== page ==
I'm almost 15 and just noticed today that my right leg is bowed. I'm really worried and think it may be a product of me leaning my weight on my right leg. Is there anything i can do to fix it besides surgery?

Post 17

I am 14 years old. I have bow legs, and due to my bow legs my right foot is slightly tilted inwards.

Do i need to do surgery or can i avoid it. will there be a problem later.

Post 16

I am 16 and I have had problems with my knees. I went to the doctor and he said it was due to my athletic activity and the fact I was growing. My legs have actually begin straightening out due to the fact that I stretch and lift to strengthen my legs. I am 6'1 and still growing and haven't had problems since. That's my small story.

Post 15

I'm 26 years old and have knocked knees. this lowers my self esteem. I do not want to have surgery. Is there any help and hope for me? i can't wear anything and am never smart. --Nina

Post 14

my one year old granddaughter has severe bow legs. D# diagnosed is 64nmo///land d2 is <10 nmo/l

is there a cause for worry?

Post 11

I'm 13,and i think i have bow legs. but i don't know. should i go to the doctor?

Post 10

I am bow-legged, i am 14 years old and I've gone to the doctor several times but i got supports for it.

Post 9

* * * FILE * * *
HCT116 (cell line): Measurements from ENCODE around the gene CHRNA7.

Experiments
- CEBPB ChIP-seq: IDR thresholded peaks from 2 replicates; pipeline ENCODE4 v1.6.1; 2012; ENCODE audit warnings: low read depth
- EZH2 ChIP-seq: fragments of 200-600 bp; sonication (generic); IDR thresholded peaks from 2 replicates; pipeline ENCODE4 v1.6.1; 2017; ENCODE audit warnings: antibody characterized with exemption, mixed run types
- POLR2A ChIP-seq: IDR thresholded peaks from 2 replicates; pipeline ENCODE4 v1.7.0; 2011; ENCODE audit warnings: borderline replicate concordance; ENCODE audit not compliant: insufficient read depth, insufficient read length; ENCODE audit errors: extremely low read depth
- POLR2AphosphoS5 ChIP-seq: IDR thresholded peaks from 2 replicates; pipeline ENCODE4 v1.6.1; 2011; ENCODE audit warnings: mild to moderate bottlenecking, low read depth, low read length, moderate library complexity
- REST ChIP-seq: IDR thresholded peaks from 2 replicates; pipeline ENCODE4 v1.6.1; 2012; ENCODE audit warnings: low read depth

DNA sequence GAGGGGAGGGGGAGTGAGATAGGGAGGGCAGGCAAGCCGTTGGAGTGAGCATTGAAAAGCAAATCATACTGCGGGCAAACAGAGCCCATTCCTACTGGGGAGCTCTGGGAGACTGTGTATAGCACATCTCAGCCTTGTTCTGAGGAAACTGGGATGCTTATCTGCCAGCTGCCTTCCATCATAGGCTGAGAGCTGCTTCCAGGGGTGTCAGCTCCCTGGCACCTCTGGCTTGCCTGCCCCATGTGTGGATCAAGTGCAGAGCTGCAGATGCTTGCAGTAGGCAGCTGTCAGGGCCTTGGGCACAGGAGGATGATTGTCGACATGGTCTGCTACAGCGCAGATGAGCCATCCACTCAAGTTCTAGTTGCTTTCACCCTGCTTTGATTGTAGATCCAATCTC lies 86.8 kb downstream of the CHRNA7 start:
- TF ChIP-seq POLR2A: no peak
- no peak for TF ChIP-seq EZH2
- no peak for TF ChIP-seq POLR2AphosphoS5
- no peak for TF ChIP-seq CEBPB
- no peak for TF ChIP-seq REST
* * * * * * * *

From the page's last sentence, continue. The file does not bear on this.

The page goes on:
i am 21,and i am bow legged. i didn't concern myself with this matter until i started running.

i felt pain in my ankle so i went to the doctor. he said you didn't need surgery but you'd better not run. i really want to run and also be healthy. please guide me.

Post 8

I am 11 years old, I have bow legs but only on my right leg. I do have some pains in my leg regularly, but I have been to the doctors about this and have had several operations. How can I cure my bow legs?

Post 7

My daughter is 12 months old and she has bowed legs. i'm really worried about this.

Otherwise she walks normally. Should i go through x ray and blood tests for calcium? If anyone has any information regarding this, do tell me. thanks in advance.

Post 6

my son is 13 and i just noticed he has bow legs. it never has come up at our regular medical check ups so I am not sure how long he has had this condition. Should I be concerned?

Post 4

i'm 19th this year and i'm bow legged and i've flat feet as well.. i'm an active sportsman and i'm just wondering if there is any precaution i can take before playing sports? and is there any cause for concern here? thanks

Post 3

my daughter is 15 months, she has bow legs, doctor put her on some plaster type on both legs, only for night, for 6 months. she was walking normally.


Post 2

Just wondering..I'm 19 and have bow legs. i've never been to any kind of doctor about it or asked any other questions. is there any cause for concern?

Post 1

I'm 19, and have bow legs. But to be honest, I guess I never noticed until a couple of years ago.. is there any cause for concern here?